BOSTON – Examination of weight-loss patterns in over 177,000 people has revealed that, regardless of the initial 6-month weight loss, after 2 years the majority of patients become “cyclers,” with periods of weight gain and loss rather than maintenance of the initial weight loss.
“One-third of American adults are obese. In 2010, the cost of obesity and obesity-related comorbidities in the United States was estimated to be $315.8 billion. Achieving and maintaining weight loss has proven to be difficult,” said Joanna Huang, PharmD, senior manager of health economics and outcomes research at Novo Nordisk, Plainsboro, N.J., and lead investigator of the study presented at the annual meeting of the Endocrine Society.
The study examined the electronic records of about 178,000 obese patients whose weight loss had been by deliberate intent and not due to illness. The subjects were allocated into four groups based on the extent of weight loss in terms of body mass index (BMI) over 6 months: Those who remained stable and lost less than 5% (n = 151,902), those who lost 5%-10% (modest loss; n = 16,637), those who lost 10%-15% (moderate loss; n = 4,035), and those who lost in excess of 15% (high loss; n = 5,945).
The subjects who were at least 18 years of age at baseline (mean age 54-58 years), had at least one BMI measurement that was indicative of obesity (greater than or equal to 30 kg/m2), with at least four BMI determinations done over at least 5 years. Subjects were mostly white (about 66% in all four groups) and mostly from the southern United States.
Regardless of the amount that the participants lost in the first 6 months, regain of 50% of more of body weight was common in the modest weight-loss group (40%) and moderate weight-loss group (36%), while only 19% of those in the high weight-loss group cycled back up in weight, reported study presenter Maral DerSarkissian, PhD, of the Analysis Group in Boston.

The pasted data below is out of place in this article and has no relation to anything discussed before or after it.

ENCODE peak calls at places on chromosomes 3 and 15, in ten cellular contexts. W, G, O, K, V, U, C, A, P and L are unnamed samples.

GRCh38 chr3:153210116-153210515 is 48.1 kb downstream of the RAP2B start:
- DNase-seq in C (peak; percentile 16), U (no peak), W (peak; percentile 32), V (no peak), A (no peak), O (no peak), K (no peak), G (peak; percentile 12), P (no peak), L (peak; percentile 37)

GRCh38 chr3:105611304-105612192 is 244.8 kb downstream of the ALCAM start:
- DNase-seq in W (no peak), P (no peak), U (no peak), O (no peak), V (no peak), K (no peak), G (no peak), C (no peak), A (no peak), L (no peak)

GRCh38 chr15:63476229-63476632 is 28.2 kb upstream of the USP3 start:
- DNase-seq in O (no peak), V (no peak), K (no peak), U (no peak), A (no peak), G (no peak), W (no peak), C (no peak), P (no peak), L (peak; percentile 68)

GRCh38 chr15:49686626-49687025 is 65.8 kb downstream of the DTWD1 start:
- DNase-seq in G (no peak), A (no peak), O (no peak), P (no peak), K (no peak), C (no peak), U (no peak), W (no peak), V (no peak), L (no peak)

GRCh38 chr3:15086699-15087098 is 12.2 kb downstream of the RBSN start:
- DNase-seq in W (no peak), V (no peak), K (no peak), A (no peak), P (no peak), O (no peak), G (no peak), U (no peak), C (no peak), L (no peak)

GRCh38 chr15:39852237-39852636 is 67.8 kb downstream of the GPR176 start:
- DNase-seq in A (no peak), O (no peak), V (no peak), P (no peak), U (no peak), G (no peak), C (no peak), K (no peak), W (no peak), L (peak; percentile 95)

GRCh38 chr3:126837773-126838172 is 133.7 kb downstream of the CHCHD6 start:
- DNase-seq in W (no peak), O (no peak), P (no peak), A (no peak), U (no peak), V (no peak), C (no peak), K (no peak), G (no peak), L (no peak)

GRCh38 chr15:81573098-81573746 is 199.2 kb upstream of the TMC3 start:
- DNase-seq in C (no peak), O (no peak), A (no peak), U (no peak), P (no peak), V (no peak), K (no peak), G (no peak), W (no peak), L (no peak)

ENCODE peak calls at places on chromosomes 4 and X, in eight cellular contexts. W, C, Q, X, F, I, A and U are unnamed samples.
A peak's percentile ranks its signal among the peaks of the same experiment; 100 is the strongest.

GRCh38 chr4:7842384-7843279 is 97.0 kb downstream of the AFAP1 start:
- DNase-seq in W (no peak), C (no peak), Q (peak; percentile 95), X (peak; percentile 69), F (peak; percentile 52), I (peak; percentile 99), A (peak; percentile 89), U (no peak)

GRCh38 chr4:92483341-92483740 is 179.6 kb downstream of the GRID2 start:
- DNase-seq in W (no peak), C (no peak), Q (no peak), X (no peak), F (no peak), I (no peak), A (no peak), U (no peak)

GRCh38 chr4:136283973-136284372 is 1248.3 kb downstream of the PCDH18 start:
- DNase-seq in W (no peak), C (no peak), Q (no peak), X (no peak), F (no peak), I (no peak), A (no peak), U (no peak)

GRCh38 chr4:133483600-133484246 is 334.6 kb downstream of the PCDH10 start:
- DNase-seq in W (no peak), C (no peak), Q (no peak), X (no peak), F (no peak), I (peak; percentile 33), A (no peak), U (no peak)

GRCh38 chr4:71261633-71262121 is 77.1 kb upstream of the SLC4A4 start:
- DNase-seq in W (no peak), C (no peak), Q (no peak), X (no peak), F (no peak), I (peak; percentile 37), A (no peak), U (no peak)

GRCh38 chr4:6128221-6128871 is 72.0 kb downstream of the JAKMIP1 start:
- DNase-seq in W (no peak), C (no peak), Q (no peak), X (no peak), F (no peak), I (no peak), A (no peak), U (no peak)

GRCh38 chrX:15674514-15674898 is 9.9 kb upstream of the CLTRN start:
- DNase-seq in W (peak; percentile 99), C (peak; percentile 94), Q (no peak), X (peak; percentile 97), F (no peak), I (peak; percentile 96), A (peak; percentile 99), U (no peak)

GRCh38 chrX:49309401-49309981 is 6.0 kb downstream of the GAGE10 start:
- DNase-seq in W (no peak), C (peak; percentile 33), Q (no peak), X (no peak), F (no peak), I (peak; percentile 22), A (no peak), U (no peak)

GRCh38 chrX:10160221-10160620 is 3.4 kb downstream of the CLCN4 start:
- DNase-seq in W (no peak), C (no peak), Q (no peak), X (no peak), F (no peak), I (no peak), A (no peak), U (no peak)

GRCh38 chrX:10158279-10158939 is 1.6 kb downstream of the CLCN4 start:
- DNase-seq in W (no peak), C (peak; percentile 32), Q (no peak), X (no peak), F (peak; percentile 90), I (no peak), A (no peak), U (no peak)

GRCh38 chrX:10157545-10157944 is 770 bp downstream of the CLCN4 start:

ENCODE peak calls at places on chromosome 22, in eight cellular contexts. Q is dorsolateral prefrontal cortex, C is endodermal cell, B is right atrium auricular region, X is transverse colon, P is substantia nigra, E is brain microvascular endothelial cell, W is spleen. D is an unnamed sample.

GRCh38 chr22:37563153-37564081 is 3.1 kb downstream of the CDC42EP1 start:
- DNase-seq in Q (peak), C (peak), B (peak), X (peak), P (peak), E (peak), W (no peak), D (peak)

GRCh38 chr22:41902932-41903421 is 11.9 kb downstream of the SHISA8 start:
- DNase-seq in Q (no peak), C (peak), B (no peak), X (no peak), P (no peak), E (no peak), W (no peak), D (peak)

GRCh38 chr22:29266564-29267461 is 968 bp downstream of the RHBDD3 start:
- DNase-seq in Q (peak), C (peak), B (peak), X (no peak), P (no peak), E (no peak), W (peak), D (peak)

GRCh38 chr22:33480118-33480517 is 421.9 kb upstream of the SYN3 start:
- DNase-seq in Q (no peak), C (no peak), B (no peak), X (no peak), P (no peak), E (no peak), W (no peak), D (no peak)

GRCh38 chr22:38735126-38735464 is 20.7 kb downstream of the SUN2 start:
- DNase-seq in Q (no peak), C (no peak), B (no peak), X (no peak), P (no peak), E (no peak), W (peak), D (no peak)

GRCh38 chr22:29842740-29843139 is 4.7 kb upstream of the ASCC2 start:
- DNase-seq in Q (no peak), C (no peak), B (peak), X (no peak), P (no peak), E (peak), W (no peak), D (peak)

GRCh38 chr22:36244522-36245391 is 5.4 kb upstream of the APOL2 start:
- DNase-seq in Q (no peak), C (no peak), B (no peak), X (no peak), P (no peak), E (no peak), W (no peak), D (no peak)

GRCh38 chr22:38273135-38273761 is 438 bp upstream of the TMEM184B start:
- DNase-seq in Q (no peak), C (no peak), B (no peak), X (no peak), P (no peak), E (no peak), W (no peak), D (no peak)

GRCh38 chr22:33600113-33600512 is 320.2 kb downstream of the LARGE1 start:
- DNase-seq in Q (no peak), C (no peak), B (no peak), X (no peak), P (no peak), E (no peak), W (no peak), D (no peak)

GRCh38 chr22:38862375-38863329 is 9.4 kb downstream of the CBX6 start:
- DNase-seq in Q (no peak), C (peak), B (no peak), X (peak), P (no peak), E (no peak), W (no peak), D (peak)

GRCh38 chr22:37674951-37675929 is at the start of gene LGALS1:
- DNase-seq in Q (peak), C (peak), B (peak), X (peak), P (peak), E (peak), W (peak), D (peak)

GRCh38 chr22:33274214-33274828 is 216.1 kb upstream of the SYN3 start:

More than 73% and about 70% of those in the moderate and modest weight-loss group, respectively, experienced weight cycling within 2 years. In the stable and high weight-loss groups, the situation was somewhat more optimistic, with about 60% of participants cycling in weight within 2 years. Total regain of lost weight occurred in about 23%, 16%, and 7% of the modest, moderate, and high weight-loss group, respectively.
“Weight loss maintenance, even in the moderate and high weight-loss groups, is very difficult to achieve,” said Dr. Huang.
Interventions that seek to maintain the weight conventionally are directed at dietary changes. But, according to Dr. DerSarkissian, “these modifications alone might not be enough to achieve and maintain weight loss.”
Pharmacotherapy is another weight-loss option. The data indicated that only 2% of the participants were receiving weight-loss pharmacotherapy. Whether this figure is accurate is an open question, according to Dr. Huang, since a lot of the data were compiled from physicians’ notes. Since clinicians may not record weight-loss advice offered to their patients, the data base may well not reflect lifestyle interventions, including pharmacotherapy.
In addition, since the data captured only primary outpatient care, whether or not a patient ever had bariatric surgery was unknown. Other unrecorded factors that can influence weight over time included comorbidities, use of medications, diet changes, and changes in physical activity.
The data points to a multifactor approach to weight loss that includes counseling, positive reinforcement, dietary advice, pharmacotherapy where appropriate, and, in some cases, bariatric surgery.
“Successful and sustained clinically meaningful weight loss requires chronic and effective weight management strategies,” said Dr. Huang.
Dr. Huang is an employee of Novo Nordisk and Dr. DerSarkissian is a researcher for Novo Nordisk.